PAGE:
EVERYTHING BUT: A coveting life


If you steal from one author it’s plagiarism; if you steal from many it’s research. – Wilson Mizner, American playwright and raconteur.
Plagiarism, the Concise Oxford English Dictionary indicates, is the passing off of someone else’s work or idea as one’s own.
Plagiarism is simply taking other people’s things, using them, pretending they belong to you, and crediting yourself publicly on the back of it. Of course, not really smart – being the plagiarist and all – like most thieves, you are caught.
It is one thing to lift pictures off the Internet, or google them as you please for use on your own website or some small private brochure, which is in itself questionable, it is a whole shameful and despicable deed when pictures and accompanying googled text are posted on your blog, with you as originator or creator. Some bloggers themselves have become victims of those who would covet their neighbour’s ox and his ass and all that is his.
The offered consolation from those less hard-hearted is that they credit their victims for the information copied and used. Being a copycat is one thing – people like keeping up with the Joneses; being a thief is another. It is worse yet when you will benefit directly or indirectly by the copying.
Welcome to the human race! I am often told when I reel at such conduct and the excuse of an explanation proffered.
I am often told, too, that everybody lies and steals, and that I should get with the programme. The less flattering wonder who I think I am: the angel Gabriel?
Since the Internet and the introduction of websites, stealing has become an acceptable pastime, with those with no respect for intellectual property rights, or an understanding of them, plunging into the abyss of plagiarism and copyright infringement – the former an infelicity at best, the other, a crime.
I steer my journalism students away from such precipices, far more easily than I am able the older, hard-back practitioners in the field – bad habits die hard.
I tell my young charges never hand in to me an article they did not write; don’t give me any sterile copied essay from the Internet; don’t get anyone else to write your assignments for you.
This is, I insist, is plagiarism because the words and ideas in those articles won’t belong to you.
My students are quite smart and discerning. What if the unethical person is really your tutor or boss? What if, for your tutor or boss, it is all right to steal other people’s work for the expediency it provides?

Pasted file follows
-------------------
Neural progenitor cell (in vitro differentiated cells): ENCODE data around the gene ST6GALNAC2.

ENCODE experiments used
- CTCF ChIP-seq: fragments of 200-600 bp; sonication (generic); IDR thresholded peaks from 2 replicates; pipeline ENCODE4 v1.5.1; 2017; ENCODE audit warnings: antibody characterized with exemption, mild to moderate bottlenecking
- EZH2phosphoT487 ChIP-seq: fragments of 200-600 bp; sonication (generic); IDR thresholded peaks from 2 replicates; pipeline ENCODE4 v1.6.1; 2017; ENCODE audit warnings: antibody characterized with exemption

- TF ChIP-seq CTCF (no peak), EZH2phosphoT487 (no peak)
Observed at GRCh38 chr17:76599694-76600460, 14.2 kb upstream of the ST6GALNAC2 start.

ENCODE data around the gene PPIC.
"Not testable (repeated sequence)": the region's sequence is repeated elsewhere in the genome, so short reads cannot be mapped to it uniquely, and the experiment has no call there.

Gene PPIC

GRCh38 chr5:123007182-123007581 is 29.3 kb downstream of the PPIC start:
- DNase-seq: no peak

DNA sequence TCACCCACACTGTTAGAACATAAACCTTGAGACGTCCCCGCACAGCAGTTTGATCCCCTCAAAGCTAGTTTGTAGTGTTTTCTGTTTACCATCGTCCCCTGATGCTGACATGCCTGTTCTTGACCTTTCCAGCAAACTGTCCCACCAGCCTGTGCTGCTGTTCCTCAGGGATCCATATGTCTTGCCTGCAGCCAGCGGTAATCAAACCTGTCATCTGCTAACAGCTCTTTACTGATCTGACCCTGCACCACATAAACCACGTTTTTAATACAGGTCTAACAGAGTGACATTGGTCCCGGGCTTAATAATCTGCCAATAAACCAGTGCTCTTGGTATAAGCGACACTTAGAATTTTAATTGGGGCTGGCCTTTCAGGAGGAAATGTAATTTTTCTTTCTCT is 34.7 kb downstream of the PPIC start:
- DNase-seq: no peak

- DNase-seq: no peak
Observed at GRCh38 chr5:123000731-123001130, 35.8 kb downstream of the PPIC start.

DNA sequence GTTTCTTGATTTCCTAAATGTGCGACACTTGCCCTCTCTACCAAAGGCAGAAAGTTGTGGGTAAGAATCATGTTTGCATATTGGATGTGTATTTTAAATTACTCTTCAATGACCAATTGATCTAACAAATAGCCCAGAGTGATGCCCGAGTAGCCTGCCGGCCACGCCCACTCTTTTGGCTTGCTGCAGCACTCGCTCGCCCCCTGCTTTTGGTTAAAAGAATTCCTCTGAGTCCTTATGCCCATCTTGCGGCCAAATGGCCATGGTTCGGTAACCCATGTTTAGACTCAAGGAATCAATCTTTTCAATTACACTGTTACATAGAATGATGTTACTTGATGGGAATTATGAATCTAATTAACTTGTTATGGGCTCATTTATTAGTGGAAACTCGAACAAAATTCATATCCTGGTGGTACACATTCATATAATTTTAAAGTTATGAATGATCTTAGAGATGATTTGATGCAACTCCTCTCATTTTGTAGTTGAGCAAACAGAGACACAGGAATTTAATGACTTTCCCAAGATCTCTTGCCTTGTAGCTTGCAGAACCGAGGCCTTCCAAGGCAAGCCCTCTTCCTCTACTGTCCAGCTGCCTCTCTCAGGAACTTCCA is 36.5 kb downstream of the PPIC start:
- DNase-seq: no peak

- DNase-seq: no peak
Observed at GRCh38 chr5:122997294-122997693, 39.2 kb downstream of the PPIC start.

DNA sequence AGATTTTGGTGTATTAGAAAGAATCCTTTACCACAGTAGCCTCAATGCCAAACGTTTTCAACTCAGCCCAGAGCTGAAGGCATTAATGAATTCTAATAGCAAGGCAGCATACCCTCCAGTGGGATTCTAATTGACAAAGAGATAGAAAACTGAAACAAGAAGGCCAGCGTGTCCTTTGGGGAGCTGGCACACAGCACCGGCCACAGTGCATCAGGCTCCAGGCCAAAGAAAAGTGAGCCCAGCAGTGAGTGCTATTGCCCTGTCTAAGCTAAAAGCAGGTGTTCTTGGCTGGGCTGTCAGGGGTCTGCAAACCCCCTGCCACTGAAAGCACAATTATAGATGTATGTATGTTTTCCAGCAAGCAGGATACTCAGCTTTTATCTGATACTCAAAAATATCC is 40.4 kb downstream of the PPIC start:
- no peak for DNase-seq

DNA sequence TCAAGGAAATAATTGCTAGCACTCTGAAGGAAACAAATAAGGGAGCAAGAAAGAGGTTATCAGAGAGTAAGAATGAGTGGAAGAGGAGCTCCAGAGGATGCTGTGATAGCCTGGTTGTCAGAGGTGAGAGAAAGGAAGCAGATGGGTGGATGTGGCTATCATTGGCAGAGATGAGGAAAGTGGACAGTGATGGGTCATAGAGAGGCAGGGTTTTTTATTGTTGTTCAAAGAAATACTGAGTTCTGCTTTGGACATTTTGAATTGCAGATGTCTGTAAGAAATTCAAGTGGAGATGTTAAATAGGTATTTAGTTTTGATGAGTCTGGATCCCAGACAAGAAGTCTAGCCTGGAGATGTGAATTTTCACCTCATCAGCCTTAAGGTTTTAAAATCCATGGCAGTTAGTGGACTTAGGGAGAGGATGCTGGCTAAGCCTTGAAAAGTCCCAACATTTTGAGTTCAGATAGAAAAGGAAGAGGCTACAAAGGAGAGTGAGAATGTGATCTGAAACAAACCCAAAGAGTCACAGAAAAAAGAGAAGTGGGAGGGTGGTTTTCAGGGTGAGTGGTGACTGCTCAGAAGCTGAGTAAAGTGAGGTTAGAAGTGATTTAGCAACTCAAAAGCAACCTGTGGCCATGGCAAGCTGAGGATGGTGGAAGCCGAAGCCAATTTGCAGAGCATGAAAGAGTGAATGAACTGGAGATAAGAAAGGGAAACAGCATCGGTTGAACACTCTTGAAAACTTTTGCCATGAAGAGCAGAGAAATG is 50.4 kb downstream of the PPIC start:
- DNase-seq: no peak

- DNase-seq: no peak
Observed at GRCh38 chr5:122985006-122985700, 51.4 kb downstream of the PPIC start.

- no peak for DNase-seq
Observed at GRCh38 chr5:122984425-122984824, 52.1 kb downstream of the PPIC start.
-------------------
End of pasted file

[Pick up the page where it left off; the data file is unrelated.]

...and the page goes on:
In the case of the tutor, you may almost certainly do your work with honesty and integrity and be none the worse for it. Dealing with an unethical boss can be much more challenging – and dangerous. He might yet prove – ostensibly, at least – that honesty is not the best policy.
It is a perilous circumstance with which to deal because the balance of power is tipped in the boss’ favour. After all, the boss controls your fate and will be controlled by performance appraisals and work assignments, which in turn influence your promotion opportunities.
Which only goes to show that the negative perspective of anyone in position of influence may undermine all the genuineness and integrity expected of a group, or frustrate a group’s reasonable expectations.
Welcome to the human race indeed! This transgression of taking and using what is not ours – for gain – is but symptomatic of the more profound evils of selfishness and greed that pervade the world today; and more so of the reluctance to be excellent on our own steam. The larceny of other people’s ideas, works and intellectual property is a manifestation and self-confession of possessing average and mediocre ability, outside of scruples – with little hope of furtherance or betterment.
The tragedy is we influence our seed in this negative outlook and conduct; and then we wonder why the yute so.
All of our children regrettably will not be future Sister Theresas or future Nelson Mandelas; no true paragons of virtue, incorruptibility. Some will never step beyond the paling with which we have encircled them.
That’s life, I am being forced to believe.  
• Ridley Greene is a Caribbean multi-award-winning journalist.


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